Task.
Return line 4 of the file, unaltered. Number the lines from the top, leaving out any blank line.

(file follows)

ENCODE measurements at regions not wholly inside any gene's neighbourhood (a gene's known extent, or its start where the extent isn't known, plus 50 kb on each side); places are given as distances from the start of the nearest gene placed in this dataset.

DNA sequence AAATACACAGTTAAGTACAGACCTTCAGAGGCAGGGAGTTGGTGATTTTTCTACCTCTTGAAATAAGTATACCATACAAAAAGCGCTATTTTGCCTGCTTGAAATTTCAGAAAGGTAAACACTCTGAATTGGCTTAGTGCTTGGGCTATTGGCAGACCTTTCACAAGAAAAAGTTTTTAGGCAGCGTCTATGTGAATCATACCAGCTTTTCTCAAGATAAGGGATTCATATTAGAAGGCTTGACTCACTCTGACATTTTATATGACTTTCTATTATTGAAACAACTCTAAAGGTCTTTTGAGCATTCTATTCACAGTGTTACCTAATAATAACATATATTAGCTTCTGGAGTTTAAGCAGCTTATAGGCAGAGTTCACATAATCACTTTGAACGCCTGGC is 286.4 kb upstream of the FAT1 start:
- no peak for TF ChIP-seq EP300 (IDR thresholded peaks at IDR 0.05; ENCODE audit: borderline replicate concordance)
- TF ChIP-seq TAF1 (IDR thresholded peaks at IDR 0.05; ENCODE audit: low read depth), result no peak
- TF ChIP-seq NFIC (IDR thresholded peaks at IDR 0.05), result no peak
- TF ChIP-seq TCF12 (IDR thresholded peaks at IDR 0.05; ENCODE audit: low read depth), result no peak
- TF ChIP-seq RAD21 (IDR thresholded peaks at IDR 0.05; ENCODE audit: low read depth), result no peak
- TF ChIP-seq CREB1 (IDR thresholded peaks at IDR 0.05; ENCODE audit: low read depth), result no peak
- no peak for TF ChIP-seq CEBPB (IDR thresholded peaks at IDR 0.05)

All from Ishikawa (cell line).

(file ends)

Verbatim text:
- TF ChIP-seq TAF1 (IDR thresholded peaks at IDR 0.05; ENCODE audit: low read depth), result no peak